"I wouldn’t in my wildest dreams have expected to be where we are right now,” says Bonnie Ramsey, a professor of pediatrics at the University of Washington School of Medicine who used to run the foundation’s clinical trials network. "Going after high-throughput screening, it’s finding a needle in a haystack,” she says. "It was a good move, but there’s luck."
Aaron Stocks remembers coming back from a run two years ago and not feeling out of breath. The 29-year-old had just joined a placebo-controlled clinical trial for Orkambi. “I stood in my driveway and I cried, because I knew I was getting the real thing,” he says. “It was like, this is how a human being is supposed to feel.”
Since starting the trial, Stocks has gained 10 pounds. His stomach pains have halted, and a measure of his lung function has improved to essentially normal levels. Stocks's improvements are more dramatic than average for people in the trial. "I have no idea how or why and I’m not going to question it,” he says.
Stocks works at the CF Foundation as a senior case manager in the patient assistance department, where he helps patients having trouble accessing care. Sometimes patients’ health plans require prior authorization for treatment or force them to seek special permission to see out-of-network doctors. Sometimes they need help paying for life-extending pills. “Patients come to us, and they have to choose between paying for their medication and paying their electric bill,” Stocks says. “That’s not right."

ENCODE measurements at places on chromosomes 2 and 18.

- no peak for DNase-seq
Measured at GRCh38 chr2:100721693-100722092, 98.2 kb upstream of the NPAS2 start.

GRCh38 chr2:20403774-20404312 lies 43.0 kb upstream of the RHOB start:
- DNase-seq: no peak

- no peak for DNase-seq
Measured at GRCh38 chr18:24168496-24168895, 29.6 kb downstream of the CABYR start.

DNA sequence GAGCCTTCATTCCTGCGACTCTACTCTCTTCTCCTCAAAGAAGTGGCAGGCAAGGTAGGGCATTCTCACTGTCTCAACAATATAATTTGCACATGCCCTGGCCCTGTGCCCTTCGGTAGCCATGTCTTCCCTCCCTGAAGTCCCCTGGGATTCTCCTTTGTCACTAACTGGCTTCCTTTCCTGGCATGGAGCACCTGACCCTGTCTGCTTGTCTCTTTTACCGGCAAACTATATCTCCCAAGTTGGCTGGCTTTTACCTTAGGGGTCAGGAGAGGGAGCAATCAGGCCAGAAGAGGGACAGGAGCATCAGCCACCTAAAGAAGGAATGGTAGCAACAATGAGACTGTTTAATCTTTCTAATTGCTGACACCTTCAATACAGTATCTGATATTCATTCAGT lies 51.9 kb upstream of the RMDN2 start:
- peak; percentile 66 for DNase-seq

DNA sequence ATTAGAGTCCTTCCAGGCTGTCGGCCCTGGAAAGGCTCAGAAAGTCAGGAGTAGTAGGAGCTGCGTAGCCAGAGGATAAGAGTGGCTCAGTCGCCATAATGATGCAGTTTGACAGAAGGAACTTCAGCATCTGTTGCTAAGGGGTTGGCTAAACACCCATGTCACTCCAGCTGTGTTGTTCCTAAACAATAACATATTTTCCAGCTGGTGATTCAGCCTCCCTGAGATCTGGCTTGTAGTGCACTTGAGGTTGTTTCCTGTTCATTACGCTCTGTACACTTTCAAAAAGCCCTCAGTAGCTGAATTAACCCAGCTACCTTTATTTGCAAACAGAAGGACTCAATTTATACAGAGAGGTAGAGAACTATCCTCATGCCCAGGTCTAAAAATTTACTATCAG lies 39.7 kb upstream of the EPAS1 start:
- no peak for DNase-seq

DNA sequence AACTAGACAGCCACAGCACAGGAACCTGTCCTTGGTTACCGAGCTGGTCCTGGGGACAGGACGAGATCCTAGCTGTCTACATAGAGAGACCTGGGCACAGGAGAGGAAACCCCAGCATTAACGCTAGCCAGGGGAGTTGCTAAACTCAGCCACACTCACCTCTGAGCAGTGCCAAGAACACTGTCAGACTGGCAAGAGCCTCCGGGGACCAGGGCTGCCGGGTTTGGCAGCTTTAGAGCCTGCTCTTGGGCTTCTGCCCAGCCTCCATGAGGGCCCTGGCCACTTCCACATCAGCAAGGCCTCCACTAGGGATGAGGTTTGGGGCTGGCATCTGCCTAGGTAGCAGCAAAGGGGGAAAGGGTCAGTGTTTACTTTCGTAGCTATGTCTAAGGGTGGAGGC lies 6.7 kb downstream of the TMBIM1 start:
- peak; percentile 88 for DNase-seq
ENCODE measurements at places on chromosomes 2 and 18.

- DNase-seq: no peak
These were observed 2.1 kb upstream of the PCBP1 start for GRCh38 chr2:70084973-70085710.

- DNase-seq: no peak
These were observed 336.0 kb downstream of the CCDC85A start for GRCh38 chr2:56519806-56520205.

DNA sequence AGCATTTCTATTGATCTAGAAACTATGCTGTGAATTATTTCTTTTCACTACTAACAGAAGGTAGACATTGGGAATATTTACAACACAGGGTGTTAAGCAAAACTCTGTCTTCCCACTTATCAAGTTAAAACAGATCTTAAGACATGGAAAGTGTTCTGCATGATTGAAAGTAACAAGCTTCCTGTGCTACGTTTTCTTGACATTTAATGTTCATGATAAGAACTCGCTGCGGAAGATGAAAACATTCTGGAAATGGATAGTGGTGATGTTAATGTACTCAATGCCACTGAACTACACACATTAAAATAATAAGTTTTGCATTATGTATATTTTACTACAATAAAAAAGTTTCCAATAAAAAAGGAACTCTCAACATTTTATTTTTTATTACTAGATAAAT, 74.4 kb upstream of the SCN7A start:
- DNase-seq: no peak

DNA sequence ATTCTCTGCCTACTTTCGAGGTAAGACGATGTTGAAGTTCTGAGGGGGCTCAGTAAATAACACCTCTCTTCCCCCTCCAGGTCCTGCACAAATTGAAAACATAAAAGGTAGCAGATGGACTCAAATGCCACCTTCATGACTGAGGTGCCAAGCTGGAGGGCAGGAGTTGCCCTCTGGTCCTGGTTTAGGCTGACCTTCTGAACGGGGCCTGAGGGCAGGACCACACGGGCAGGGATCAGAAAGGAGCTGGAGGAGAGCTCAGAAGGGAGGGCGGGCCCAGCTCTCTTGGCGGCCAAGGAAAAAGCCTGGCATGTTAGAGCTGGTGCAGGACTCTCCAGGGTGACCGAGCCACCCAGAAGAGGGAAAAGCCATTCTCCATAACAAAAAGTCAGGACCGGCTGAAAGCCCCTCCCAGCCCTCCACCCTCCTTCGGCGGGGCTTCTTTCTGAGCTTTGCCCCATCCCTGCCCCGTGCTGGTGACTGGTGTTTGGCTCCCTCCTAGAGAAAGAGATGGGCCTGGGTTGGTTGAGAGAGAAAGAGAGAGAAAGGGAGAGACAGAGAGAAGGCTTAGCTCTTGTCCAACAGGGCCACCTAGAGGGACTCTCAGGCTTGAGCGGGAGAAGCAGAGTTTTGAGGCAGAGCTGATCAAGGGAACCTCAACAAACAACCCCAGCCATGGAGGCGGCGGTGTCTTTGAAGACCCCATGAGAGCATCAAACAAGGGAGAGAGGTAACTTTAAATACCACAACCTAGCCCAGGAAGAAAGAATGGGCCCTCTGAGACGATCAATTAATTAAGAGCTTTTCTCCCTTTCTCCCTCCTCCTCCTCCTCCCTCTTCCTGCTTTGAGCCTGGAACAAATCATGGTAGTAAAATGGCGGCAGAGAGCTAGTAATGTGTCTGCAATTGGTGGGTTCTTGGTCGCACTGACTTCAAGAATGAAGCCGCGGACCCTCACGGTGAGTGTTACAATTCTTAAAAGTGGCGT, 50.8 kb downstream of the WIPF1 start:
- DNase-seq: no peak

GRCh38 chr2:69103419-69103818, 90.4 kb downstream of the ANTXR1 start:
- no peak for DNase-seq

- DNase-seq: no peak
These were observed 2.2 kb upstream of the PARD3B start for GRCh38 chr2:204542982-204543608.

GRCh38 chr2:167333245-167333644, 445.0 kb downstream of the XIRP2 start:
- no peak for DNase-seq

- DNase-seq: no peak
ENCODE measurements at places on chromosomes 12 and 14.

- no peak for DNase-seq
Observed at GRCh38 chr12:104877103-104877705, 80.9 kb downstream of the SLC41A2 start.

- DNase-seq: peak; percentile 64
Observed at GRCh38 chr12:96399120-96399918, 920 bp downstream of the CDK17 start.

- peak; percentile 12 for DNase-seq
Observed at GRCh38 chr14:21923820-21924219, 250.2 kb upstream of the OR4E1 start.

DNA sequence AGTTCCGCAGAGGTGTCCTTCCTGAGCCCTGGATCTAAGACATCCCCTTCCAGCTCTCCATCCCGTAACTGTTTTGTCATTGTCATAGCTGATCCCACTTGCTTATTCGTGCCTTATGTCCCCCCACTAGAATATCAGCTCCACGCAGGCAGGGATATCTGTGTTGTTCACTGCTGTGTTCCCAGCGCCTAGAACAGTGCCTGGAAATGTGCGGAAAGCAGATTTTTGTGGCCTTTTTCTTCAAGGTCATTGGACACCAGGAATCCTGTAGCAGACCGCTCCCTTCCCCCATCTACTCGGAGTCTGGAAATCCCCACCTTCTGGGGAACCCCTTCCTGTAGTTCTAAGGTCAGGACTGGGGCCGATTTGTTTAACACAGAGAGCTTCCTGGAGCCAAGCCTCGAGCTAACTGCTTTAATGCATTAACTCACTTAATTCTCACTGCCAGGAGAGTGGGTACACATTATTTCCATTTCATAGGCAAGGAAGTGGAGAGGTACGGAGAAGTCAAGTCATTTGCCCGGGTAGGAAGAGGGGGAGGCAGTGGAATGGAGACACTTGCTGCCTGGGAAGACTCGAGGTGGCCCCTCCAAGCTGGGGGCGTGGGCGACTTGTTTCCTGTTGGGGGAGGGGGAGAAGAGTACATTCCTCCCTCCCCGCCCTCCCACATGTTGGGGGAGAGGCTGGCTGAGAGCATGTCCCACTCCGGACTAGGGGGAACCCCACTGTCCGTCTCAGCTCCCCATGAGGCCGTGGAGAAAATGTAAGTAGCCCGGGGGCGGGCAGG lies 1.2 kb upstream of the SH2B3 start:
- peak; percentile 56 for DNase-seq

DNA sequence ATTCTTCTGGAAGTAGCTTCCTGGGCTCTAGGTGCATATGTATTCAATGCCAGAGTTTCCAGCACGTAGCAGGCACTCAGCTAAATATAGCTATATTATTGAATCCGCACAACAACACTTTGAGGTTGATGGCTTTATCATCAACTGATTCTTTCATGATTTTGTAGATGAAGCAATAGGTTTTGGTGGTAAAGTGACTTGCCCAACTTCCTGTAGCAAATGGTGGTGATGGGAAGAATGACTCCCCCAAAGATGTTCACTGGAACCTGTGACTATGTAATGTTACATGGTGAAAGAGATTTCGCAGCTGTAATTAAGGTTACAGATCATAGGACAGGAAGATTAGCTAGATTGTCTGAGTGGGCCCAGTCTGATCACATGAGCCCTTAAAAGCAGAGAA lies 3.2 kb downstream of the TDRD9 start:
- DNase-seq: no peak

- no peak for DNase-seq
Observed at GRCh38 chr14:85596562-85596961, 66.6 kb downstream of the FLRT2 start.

He may soon be taking calls from patients trying to get the same drug that’s changed his life. Vertex’s CF therapies have earned the company both praise for its medical advances and reproach for the price it set. After Kalydeco was approved, a group of cystic fibrosis doctors called the six-figure cost “unconscionable.” A shareholder motion this spring criticized the pricing strategy, although the motion failed.
The company rejects the argument that its prices block access to the drug. “To our knowledge there’s not a single eligible patient in the country who cannot get Kalydeco because they can’t afford it,” Vertex spokesman Zach Barber says. Most insurers cover the drug. Vertex provides it for free or at a discount to people with high out-of-pocket costs, though the company doesn’t say how many people get it that way. After years of investing in research, Barber says the company needs to recoup money to develop future therapies. Kalydeco accounts for almost all of Vertex’s revenue.
The CF Foundation doesn’t endorse the high prices of the drugs it helped create. Beall calls Kalydeco “too expensive” and says he was shocked to learn how much Vertex planned to charge. At the same time, he thinks a profitable drug can attract others to CF research—which is good for the thousands of patients whose particular gene mutation can’t be treated by Kalydeco or Orkambi. "I don’t think the other drug companies would be getting into this field, the Pfizers and the Genzymes, if it were a $10,000-a-year pill,” Beall says.